by contributing editor, Ann McCulloh
The Locusts are coming! The Locusts are coming! Scary-looking, strange-sounding insects will soon be descending on Northeast Ohio in large numbers any day now. LATE-BREAKING NEWS – a few were spotted in Hudson on May 23 rd ! But unlike the Biblical plagues of locusts, and the hordes which devastated settlers’ crops on the Great Plains, this invasion is expected to have minimal impact on our gardens. Small fruit trees and newly planted trees and shrubs are somewhat vulnerable.
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The short version: a brood of periodical cicadas is just about to emerge from their 17-year dormancy/pupation underground. These are large (1-2” long) shiny black insects with bright orange wing veins and big red eyes – spooky-looking! The adults crawl out of holes in the ground in the morning, crawl up the nearest tree or shrub to dry out and harden their wings and bodies, then fly off to begin mating rituals which include a deafening chorus of keening from the treetops.
They emerge in LARGE numbers in late May when soil temperatures 8” below ground reach 64 degrees Fahrenheit. The adults fly, sing and mate (but don’t eat plants) until around the end of June. They can literally carpet the ground in places where they are prevalent, and the males’ song is incredibly loud, especially during midday. Outdoor weddings and graduation ceremonies may be memorably disrupted by these unearthly looking and sounding visitors.
Protecting your plants: The adults feed minimally, sucking a small amount of sap from twigs. Damage to plants is caused when the females scratch slits into smaller twigs on trees and shrubs, in order to lay their eggs. According to an article on the Morton Arboretum website https://www.mortonarb.org/trees-plants/tree-and- plant-advice/help- pests/periodical-cicadas , the trees most frequently affected are oak, hickory, apple, peach and pear. Young trees, especially fruit and nut trees, can benefit from protection during the June egg-laying period. Wrap fine-mesh netting over the branches, securing it tightly to the trunk to prevent the cicadas from crawling under it. Some insects may be discouraged by wrapping the trunk smoothly with a band of aluminum foil, but the majority will just fly to the branches instead.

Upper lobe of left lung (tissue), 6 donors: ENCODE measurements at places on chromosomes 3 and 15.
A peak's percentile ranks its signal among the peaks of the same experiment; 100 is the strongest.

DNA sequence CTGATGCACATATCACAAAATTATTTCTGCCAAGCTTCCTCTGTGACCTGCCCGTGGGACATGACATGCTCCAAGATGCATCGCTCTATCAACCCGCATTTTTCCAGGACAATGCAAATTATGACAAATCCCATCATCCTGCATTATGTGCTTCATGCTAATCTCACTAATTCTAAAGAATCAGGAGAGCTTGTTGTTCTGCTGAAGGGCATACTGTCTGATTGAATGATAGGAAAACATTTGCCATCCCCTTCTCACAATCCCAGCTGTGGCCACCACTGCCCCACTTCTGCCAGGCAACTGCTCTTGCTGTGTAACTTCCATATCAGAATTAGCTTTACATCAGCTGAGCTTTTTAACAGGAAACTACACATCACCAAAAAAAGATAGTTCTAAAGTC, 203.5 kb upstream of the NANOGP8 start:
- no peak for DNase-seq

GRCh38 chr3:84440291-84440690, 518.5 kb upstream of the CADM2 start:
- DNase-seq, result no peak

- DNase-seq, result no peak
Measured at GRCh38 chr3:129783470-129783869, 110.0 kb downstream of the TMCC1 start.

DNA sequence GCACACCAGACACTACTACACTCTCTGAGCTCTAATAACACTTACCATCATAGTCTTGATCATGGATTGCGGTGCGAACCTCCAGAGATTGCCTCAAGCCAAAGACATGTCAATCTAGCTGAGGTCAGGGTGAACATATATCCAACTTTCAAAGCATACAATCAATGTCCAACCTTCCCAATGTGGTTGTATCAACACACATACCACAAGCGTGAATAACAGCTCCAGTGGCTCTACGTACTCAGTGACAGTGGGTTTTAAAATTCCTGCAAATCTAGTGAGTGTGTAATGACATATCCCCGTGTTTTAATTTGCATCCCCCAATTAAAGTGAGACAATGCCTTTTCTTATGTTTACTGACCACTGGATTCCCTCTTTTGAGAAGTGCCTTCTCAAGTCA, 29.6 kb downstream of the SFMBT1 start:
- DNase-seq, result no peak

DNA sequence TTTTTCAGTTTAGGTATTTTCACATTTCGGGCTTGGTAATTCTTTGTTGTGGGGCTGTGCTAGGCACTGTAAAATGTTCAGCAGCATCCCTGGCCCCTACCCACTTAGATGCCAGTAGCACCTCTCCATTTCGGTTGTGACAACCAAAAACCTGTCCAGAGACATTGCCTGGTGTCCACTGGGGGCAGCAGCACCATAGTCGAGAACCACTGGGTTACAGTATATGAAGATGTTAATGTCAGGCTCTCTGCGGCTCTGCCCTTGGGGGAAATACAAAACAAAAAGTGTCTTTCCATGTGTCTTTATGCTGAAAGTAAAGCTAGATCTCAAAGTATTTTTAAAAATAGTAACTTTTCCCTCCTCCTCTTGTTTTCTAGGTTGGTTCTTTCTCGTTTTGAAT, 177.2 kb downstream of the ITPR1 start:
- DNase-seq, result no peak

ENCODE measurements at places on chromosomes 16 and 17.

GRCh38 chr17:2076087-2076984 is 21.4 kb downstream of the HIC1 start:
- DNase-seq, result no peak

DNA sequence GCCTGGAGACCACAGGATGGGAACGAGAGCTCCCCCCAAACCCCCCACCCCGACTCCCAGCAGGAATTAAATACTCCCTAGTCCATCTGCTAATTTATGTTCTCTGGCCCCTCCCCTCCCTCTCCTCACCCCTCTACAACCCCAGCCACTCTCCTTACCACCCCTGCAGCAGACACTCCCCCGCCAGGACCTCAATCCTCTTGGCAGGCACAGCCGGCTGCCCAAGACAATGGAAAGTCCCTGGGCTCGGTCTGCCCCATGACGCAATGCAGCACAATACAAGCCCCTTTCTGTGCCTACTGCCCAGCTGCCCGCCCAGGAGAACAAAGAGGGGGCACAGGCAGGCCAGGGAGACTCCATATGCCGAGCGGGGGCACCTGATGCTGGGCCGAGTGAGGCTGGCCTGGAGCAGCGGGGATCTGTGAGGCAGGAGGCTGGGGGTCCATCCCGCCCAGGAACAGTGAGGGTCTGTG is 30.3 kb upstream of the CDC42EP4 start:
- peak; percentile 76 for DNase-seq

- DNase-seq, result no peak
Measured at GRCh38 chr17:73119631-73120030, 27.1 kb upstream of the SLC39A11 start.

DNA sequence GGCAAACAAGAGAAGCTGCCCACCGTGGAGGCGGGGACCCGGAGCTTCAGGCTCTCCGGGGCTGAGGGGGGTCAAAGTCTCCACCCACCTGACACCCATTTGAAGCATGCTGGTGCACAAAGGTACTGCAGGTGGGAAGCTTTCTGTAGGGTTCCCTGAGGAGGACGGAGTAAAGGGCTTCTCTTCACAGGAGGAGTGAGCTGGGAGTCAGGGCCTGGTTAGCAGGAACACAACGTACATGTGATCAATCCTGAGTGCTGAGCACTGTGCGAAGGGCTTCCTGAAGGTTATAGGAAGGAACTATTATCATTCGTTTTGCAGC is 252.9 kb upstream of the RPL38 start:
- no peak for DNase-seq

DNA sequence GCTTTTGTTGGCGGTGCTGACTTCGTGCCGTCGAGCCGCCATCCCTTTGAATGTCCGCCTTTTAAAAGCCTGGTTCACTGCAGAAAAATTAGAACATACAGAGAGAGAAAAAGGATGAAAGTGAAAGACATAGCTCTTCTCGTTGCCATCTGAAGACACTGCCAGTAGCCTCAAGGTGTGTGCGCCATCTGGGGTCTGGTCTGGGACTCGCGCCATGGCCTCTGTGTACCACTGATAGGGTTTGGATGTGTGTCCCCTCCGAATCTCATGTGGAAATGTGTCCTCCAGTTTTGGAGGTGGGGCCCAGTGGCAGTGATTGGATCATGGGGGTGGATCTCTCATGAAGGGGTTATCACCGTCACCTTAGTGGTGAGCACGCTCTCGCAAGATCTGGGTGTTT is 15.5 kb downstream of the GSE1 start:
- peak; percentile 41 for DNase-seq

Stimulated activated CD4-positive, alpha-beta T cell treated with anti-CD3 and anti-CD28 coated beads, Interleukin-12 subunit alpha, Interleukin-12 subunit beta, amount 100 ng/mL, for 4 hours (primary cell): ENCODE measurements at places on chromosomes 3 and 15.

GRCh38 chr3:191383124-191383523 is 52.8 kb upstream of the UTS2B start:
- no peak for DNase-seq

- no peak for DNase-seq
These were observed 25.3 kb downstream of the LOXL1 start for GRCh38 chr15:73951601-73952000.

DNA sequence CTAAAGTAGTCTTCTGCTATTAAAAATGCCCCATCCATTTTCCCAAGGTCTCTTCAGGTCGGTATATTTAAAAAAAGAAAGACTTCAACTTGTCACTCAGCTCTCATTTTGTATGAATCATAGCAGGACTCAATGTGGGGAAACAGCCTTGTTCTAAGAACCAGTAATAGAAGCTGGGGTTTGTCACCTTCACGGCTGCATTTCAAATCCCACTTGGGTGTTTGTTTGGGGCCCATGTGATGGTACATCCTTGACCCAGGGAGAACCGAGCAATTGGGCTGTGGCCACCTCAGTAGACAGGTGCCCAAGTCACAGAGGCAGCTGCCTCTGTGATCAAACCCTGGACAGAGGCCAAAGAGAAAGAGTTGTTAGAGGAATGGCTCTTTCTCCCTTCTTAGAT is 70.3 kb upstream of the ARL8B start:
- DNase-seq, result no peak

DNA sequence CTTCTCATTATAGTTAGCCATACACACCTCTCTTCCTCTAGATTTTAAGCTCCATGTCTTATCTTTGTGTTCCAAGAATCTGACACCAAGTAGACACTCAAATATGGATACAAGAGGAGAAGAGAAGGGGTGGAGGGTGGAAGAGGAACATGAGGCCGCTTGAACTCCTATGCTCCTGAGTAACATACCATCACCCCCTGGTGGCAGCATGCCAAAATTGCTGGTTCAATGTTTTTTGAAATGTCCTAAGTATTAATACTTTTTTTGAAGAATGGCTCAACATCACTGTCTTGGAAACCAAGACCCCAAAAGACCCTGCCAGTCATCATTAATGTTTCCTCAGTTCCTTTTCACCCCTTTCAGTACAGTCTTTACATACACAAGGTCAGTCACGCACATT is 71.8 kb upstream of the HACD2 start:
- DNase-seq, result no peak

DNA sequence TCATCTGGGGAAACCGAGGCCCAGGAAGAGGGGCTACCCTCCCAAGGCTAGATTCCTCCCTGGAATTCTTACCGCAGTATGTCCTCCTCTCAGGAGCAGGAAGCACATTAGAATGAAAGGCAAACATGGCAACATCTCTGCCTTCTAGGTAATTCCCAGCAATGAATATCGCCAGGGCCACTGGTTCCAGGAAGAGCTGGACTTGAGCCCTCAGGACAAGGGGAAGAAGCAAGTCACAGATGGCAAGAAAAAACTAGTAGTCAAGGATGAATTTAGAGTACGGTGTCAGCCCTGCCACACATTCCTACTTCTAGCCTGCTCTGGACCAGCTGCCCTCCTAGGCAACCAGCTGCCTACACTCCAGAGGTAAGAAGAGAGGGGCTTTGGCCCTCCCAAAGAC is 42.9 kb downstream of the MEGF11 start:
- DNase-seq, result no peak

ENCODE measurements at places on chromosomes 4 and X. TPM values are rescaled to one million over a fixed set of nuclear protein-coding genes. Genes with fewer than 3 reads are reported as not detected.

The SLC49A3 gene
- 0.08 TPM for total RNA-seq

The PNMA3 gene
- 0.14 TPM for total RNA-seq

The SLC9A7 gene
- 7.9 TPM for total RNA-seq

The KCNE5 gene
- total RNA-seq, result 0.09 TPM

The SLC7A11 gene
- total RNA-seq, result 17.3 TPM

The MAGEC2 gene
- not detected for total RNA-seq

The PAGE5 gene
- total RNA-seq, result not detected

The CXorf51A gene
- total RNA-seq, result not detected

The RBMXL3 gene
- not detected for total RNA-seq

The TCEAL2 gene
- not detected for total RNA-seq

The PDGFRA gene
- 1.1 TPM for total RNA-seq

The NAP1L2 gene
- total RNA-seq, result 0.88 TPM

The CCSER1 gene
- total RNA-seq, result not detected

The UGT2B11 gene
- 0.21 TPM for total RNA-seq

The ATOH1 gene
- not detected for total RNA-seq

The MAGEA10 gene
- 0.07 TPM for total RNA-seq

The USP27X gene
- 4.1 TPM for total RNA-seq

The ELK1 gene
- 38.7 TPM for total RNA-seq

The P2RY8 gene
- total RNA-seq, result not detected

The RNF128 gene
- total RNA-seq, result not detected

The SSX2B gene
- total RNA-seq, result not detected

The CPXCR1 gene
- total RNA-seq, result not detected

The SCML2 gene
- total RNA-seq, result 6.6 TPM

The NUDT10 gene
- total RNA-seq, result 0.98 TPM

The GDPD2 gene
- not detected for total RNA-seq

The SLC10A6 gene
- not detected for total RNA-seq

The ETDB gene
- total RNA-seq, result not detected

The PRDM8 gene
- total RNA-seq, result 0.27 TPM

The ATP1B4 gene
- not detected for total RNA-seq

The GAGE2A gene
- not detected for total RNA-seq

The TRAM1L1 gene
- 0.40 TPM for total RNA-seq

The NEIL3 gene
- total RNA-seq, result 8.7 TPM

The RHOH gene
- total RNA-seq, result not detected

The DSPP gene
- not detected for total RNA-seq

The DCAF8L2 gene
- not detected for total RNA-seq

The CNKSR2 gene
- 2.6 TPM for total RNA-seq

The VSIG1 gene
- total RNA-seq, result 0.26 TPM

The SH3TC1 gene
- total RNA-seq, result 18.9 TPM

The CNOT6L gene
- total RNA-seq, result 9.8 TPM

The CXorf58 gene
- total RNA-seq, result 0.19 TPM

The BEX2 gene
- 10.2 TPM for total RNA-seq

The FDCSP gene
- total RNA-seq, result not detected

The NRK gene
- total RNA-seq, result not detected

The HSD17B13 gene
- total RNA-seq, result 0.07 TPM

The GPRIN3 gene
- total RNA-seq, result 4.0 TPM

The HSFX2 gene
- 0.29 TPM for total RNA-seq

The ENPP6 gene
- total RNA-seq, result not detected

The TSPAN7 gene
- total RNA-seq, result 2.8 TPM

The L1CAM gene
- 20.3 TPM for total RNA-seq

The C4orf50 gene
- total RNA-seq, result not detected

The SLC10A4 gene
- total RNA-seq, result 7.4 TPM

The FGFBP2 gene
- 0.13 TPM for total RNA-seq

There’s plenty of information about the fascinating 17-year cicada in a booklet produced by the Ohio Biological Survey. In Ohio’s Backyards: Periodical Cicadas (Gene Kritsky, 1999) includes detailed biology, historical accounts, superstitions, maps of various emergence years all over Ohio, and a recipe for Cicada Pie from a 1902 issue of the Cincinnati Enquirer! I’m putting my fellow foragers on notice! If I can collect enough recently-emerged cicadas (they need to be collected early in the morning before their shells have fully hardened) I plan to try pan-roasting some. Recipe-share, anyone?